The Role of Theory of Mind on the Stress Intensity of Parents of Young Children with Autism

Poster Presentation
Friday, May 11, 2018: 5:30 PM-7:00 PM
Hall Grote Zaal (de Doelen ICC Rotterdam)
R. A. Bowler, T. Estrada, A. J. Lee, T. M. Rutter, B. Van Vleet and B. J. Wilson, Seattle Pacific University, Seattle, WA
Background: A substantial amount of research indicates that parents of children with ASD experience higher levels of stress than parents of typically developing (TD) children (Rao & Beidel, 2009). In addition, research suggests that children with ASD have deficits in theory of mind (ToM), the ability to attribute mental states to others and oneself (Baron-Cohen, Leslie, Frith, 1985; Colle, Baron-Cohen, & Hill, 2007). Limited research suggests that increased parental stress may predict lower child ToM abilities, but this association has yet to be explored in children with ASD (Guajardo, Snyder, & Petersen, 2008).

Objectives: Understanding the factors that may contribute to parental stress is crucial in both treatment outcomes and family functioning. We hypothesized that a child’s ToM ability would moderate the association between developmental status and the intensity of parental stress, such that parents of children with ASD and lower ToM skills would report the most intense stress.

Methods: Participants were 101 children (ages 3:0 to 6:11) and their parents. Sixty-one children were typically developing (38% female) and 40 children had a diagnosis of autism spectrum disorder (25% female). Children’s theory of mind was assessed using a battery of tasks comprised of a diverse beliefs task, an unexpected contents false belief task and a changed location false belief task. Intensity of parenting stress was reported by parents on the Parenting Daily Hassles Scale (Crnic & Greenberg, 1990). Children’s verbal abilities were measured using the verbal comprehension and naming vocabulary subtests of the Differential Ability Scales II (DAS-II; Elliot, 2007).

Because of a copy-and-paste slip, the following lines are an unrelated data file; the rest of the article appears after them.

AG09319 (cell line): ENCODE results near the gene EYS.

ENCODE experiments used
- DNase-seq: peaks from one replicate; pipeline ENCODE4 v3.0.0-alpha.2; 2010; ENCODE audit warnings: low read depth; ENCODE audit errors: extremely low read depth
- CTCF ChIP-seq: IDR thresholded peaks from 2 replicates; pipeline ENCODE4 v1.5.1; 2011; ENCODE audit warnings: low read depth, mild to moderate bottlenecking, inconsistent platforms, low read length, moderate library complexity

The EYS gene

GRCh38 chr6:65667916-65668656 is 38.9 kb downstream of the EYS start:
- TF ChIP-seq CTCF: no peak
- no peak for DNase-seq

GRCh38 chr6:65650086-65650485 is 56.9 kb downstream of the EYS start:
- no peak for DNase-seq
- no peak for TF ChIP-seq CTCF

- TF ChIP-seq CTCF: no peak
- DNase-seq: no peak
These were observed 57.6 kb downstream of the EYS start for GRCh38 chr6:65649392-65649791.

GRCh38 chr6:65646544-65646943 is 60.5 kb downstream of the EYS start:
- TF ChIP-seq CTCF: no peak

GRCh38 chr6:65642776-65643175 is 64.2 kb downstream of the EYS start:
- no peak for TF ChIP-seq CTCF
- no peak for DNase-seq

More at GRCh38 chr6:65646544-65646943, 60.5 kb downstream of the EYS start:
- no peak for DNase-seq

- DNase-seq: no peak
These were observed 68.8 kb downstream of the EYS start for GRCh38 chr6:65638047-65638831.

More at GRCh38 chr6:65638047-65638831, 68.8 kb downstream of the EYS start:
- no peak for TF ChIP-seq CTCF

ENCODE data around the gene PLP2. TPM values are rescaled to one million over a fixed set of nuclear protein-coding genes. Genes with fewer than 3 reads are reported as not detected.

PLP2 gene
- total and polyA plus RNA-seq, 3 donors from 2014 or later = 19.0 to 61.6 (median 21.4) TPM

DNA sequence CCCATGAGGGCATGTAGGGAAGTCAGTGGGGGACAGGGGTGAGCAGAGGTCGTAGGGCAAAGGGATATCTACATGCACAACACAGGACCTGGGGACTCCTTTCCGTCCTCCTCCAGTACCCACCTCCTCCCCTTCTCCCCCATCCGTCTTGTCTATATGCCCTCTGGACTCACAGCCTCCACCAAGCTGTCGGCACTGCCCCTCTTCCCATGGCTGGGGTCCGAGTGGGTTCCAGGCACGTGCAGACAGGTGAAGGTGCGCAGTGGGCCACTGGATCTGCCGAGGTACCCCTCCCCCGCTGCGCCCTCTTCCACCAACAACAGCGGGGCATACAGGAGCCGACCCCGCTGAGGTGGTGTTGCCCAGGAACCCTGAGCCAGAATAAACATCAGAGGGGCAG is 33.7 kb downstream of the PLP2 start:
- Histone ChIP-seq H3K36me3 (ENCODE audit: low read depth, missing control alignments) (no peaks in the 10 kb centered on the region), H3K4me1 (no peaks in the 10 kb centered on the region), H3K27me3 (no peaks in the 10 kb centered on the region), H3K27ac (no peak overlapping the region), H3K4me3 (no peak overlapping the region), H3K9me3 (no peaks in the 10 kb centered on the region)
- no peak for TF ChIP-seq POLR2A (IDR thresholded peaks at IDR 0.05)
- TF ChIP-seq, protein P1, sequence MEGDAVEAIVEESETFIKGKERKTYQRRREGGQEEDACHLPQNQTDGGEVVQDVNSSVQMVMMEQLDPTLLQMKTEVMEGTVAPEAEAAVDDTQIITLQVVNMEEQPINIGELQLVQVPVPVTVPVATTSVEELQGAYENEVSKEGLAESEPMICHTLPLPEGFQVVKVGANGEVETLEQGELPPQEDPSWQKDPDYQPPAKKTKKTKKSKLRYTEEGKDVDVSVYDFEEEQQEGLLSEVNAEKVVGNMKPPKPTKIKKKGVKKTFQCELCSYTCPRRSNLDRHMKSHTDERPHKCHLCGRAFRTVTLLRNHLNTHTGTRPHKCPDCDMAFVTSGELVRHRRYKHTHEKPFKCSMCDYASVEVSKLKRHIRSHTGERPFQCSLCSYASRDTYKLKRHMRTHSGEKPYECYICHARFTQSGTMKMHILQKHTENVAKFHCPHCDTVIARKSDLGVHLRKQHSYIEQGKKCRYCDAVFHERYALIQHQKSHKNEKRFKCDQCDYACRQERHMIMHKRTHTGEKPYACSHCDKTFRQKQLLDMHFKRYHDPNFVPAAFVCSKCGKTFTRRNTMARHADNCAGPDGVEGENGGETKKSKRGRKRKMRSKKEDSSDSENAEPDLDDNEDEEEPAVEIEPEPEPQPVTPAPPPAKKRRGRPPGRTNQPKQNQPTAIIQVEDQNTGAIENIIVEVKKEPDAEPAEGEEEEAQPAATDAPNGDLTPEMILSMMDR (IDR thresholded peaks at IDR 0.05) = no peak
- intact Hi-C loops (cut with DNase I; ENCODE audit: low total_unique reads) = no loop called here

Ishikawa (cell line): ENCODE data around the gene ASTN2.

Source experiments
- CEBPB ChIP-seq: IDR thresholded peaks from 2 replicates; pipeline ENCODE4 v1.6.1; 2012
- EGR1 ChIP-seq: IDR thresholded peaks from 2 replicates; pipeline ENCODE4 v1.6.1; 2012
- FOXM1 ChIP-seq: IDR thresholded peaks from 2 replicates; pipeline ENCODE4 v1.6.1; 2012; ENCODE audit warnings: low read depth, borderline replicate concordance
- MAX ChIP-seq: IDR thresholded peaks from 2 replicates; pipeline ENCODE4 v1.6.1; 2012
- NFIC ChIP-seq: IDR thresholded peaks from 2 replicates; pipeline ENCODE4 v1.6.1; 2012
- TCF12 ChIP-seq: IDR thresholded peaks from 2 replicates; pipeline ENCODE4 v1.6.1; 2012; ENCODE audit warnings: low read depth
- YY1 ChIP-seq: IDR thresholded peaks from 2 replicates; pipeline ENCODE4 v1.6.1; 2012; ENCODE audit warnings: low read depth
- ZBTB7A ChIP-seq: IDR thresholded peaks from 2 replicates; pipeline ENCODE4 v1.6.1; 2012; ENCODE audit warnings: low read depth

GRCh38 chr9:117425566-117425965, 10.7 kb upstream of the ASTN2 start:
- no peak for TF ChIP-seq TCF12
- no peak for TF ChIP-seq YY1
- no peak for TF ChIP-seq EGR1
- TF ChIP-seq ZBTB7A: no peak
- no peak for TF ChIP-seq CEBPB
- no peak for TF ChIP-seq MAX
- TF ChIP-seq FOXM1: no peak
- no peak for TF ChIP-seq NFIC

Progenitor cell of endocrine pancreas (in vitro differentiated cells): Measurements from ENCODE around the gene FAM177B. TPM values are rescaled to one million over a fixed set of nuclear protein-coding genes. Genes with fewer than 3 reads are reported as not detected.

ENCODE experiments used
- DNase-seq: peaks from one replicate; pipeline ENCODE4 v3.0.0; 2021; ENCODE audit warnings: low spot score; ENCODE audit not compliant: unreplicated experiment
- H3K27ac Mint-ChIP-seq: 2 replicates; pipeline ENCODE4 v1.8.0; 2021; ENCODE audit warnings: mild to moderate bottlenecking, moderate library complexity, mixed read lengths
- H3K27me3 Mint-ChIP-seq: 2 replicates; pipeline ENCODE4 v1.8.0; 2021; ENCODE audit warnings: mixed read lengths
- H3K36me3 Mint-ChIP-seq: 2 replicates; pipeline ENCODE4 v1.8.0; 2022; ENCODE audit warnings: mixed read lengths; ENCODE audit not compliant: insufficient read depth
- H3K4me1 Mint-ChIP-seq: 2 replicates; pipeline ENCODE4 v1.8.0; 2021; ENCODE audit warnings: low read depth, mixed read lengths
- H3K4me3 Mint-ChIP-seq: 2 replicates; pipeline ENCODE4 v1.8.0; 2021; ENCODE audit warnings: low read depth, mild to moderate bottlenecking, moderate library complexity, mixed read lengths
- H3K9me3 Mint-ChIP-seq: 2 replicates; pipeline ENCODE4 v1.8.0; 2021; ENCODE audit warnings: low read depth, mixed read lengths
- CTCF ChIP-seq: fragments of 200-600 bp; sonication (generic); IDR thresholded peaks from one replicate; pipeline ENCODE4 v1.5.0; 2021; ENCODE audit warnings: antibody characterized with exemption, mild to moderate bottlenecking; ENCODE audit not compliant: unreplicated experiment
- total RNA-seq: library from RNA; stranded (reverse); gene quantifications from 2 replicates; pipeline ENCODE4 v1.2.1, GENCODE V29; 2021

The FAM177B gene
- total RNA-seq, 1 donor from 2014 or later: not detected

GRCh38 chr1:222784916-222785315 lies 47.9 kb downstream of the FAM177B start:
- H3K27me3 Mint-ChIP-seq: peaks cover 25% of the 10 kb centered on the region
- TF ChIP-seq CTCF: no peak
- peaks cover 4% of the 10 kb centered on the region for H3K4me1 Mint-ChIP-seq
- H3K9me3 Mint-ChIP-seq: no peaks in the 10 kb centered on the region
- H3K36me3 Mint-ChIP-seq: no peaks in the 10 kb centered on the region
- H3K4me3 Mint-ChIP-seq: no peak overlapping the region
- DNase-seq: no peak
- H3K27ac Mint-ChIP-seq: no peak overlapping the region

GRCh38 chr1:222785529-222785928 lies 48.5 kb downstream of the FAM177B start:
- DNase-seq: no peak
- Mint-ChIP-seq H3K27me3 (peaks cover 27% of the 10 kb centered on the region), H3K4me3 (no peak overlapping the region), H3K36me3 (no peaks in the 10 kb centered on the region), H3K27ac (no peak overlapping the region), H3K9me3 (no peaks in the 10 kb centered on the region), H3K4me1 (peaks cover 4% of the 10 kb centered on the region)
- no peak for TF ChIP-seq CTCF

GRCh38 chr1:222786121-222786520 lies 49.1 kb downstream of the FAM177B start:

Results: A moderation analysis using the SPSS macro PROCESS (Hayes, 2013) evaluated whether the association between developmental status and intensity of parental stress is moderated by child ToM abilities. Controlled variables included children’s language abilities and age. Results indicated the main effect of status on parental stress intensity (B = -1.509, CI95 [-12.386, 9.368], p = .783) and the main effect of ToM skills on parental stress intensity were not significant (B = -.956, CI95 [-4.673, 2.761], p = .611). The contribution of the interaction between status and ToM was significant, ΔR2 = .04, F(1, 95) = 4.012, p = .048. Specifically, at higher levels of ToM ability in children with ASD, parental stress intensity is higher (ToM = 3: B = 16.516, CI95 [5.248, 27.784], p = .005; ToM = 2: B = 10.501, CI95 [3.217, 17.798], p = .005). When ASD children had low levels of ToM ability, parental stress intensity did not differ compared to parents of TD children.

Conclusions: The current study found that parents of children with ASD and higher ToM abilities experienced the highest intensity of stress, in contrast with our hypothesis and limited past research. The findings suggest that, although children with ASD and higher ToM abilities may appear more similar to their TD peers, their parents may be experiencing more intense stress than parents of TD children. More research is needed to better understand the experience of stress in parents with children with ASD.